• Russian Front - North: Day 98 of 191 of the Battle of the Narva Isthmus, Estonia. Both German and Soviet troops remain in their defensive positions.
  • Russian Front - South: Day 32 of 35 of the Battle of the Crimea. Soviet troops recapture Sevastopol, Ukraine. Hitler orders his troops to withdraw.
  • Russian Front - South: Day 32 of 60 of the Battle of Romania, 1st Jassy Offensive.
  • MTO: US 15th Air Force B-17s and B-24s bomb targets in Romania and Yugoslavia.
  • MTO - Italy: Day 114 of 123 of the Battle of Monte Cassino. RAF and US Air Forces provide air support. The German Gustav Line continues getting weaker.
  • MTO - Italy: Day 109 of 136 of the Battle of Anzio. RAF and US Air Forces provide air support.
  • CBI - Burma: Day 66 of 166 of the UK's Operation THURSDAY.
  • CBI - Burma: Day 61 of 147 of the Battle of Myitkyina. US 10th Air Force provides air support.
  • CBI - Burma: Day 39 of 302 of the Chinese Salween Offensive. US 14th Air Force provides air support.
  • CBI - China: Day 2,499 of 2,987 of the 2nd Sino-Japanese War.
    • Day 23 of 259 of Japan's Operation ICHI-GO.
    • Day 23 of 39 of the Battle of Central Henan, the first offensive in Japan's Operation ICHI-GO. Chinese troops are getting pushed out of central China.
  • CBI - India: Day 63 of 118 of the Battle of Imphal-Kohima.
  • PTO - Marshall Islands: The US 7th Air Force bombs targets in the Jaluit and Wotje Atolls.
  • PTO - New Guinea: Day 71 of 80 of the Battle of the Admiralty Islands. 5th Air Force provides air support.
  • PTO - New Guinea: Day 147 of 597 of the Battle of New Britain. US 13th Air Force provides air support.
  • PTO - New Guinea: Day 18 of 481 of the Battle of Western New Guinea.
  • PTO - Solomon Islands: Day 191 of 295 of the Battle of the Bougainville Islands. US 13th Air Force provides air support.

1945 — , May 9

  • USA: The United States lifts its war time ban on horse racing.
  • Atlantic: The German cruiser PRINZ EUGEN surrenders to the Allied forces in Copenhagen, Denmark.
  • ETO - Norway: Josef Turboven, the German Reich Commissar for Norway, commits suicide in Oslo. Vidkun Quisling, Norway's pro-Nazi Prime Minister, is captured by the underground.
  • ETO - France: The German defender besieged at Dunkirk finally surrender.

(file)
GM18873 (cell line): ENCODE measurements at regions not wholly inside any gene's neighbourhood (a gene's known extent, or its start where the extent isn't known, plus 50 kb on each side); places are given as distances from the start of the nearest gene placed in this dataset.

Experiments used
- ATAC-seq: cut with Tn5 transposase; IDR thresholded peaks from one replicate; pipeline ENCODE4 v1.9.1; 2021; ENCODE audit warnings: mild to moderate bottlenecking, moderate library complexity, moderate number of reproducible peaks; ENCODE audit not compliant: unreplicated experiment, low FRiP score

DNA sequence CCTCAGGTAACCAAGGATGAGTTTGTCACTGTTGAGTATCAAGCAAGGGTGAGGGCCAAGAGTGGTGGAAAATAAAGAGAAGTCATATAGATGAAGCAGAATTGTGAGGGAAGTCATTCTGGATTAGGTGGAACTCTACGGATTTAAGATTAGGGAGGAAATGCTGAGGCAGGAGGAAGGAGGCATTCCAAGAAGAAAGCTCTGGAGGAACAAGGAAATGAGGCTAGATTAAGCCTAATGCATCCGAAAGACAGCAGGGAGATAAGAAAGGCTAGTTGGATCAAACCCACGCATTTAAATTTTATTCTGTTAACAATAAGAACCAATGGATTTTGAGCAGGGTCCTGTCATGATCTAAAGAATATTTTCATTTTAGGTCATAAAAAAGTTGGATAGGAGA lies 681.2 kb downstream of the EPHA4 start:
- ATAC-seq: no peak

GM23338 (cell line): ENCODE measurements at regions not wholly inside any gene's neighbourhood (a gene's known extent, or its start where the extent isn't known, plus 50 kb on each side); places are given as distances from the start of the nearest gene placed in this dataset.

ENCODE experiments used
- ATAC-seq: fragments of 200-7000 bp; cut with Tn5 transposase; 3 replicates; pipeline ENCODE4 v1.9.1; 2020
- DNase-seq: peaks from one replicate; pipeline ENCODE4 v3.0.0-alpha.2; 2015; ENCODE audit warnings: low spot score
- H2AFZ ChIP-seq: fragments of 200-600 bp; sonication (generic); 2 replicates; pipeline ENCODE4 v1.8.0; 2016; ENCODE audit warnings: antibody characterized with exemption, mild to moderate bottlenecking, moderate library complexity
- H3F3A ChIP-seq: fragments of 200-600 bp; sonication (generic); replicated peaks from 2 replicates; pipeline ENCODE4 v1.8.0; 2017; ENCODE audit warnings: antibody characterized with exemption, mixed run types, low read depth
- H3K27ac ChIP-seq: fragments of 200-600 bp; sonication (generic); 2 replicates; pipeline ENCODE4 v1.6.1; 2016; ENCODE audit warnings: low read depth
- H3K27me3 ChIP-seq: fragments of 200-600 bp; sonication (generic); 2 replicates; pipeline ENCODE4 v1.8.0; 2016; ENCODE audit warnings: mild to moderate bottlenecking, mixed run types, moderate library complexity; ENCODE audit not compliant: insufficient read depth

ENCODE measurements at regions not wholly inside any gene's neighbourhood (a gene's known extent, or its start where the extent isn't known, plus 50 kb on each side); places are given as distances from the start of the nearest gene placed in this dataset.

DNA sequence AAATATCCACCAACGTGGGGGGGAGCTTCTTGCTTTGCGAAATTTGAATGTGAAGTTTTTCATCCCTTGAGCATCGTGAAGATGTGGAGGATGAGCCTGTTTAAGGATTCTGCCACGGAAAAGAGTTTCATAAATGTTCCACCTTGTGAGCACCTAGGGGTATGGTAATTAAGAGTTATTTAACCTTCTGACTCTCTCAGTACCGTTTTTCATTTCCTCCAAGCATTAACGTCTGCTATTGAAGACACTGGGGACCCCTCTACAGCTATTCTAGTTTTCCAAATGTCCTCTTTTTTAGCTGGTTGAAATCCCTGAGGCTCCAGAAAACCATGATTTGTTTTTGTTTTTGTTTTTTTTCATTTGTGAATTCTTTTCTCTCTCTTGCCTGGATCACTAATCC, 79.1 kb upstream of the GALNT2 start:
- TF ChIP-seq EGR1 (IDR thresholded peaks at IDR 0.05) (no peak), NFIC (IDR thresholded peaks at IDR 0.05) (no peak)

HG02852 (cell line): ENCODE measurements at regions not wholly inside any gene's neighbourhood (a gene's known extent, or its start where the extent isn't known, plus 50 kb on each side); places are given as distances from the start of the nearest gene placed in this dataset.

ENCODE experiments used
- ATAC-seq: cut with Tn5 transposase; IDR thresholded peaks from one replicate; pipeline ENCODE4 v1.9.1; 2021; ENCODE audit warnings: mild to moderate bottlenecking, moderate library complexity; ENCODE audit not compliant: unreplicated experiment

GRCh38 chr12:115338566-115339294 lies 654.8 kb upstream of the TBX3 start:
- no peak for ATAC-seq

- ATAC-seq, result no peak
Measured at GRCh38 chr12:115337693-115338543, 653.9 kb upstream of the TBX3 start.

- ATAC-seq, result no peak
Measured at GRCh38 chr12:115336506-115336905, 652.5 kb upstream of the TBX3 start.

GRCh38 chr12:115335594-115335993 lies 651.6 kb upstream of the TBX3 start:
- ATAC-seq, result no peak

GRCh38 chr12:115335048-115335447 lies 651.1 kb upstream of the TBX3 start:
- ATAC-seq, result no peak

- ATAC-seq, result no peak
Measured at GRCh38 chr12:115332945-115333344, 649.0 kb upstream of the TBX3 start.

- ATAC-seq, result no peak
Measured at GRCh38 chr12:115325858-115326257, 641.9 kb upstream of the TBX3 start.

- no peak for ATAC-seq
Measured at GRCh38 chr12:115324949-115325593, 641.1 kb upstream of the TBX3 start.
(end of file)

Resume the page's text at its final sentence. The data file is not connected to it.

• ETO - France: Day 284 of 284 of the Battle of Brittany. The German garrisons at Lorient, St Nazaire and La Rochelle surrender. It will take a few more days for the rest of these German defenders to surrender.
  • ETO - UK: The German garrison in the Channel Islands agrees to surrender to British troops after five years of occupation.
  • ETO - Bavaria: Field Marshal Hermann Goering surrenders to US troops along with his wife, children and staff.
  • ETO - Austria: Field Marshal Albert Kesselring is captured by US troops at the village of Saalfelden.
  • Russian Front - Center: The German defenders in the Courland Pocket in Latvia, surrender.
  • Russian Front - Center: Soviet troops capture the Stutthof Concentration Camp near Danzig (now Gdansk, Poland).
  • Russian Front - Center: Day 4 of 6 of the Battle of Prague. Soviet troops enter the city.
  • MTO - Greece: German garrisons (about 20,000 men) in the Greek islands surrender.
  • CBI - Burma: Day 95 of 99 of the Battle of Pakokku and Irrawaddy River operations in central Burma.
  • CBI - China: Day 2,864 of 2,987 of the 2nd Sino-Japanese War.
    • Day 39 of 91 of the Battle of Zhijiang. US 14th Air Force provides air support.
    • Day 31 of 60 of the Battle of West Hunan (near Zhijiang). Japanese troops continue withdrawing from southern China.
  • PTO - Alaska: US 11th Air Force bombs enemy shipping between Paramushiru and Shimushu Islands.
  • PTO - Caroline Islands: US 7th Air Force bombs airfields, barracks, and targets of opportunity on Param and Moen Islands in Truk Atoll.
  • PTO - Dutch East Indies: Day 9 of 52 of the Battle of Tarakan Island.
  • PTO - Formosa: Japanese kamikazes hit and damage two British carriers, the HMS VICTORIOUS and HMS FORMIDABLE.
  • PTO - Japan: Day 39 of 83 of the Battle of Okinawa. The Japanese begin strapping on explosives, turning themselves into human bombs. Japanese kamikazes damage two destroyer escorts.
  • PTO - New Guinea: Day 499 of 597 of the Battle of New Britain. US 10th Air Force provides air support.
  • PTO - New Guinea: Day 383 of 481 of the Battle of Western New Guinea. US 10th Air Force provides air support.
  • PTO - Philippines: Day 202 of 299 of the 2nd Battle of the Philippines, aka the Liberation of the Philippines or the Philippines Campaign.
  • PTO - Philippines: Day 146 of 244 of the Battle of Luzon. 5th Air Force provides air support.
  • PTO - Philippines: Day 61 of 159 of the Battle of Mindanao Island. 5th Air Force provides air support.
  • PTO - Philippines: Day 53 of 135 of the Battle of the Visayas region. US 5th and 7th Air Forces provide air support.

Day-By-Day listings for May 9 were last modified on Thursday, March 22, 2018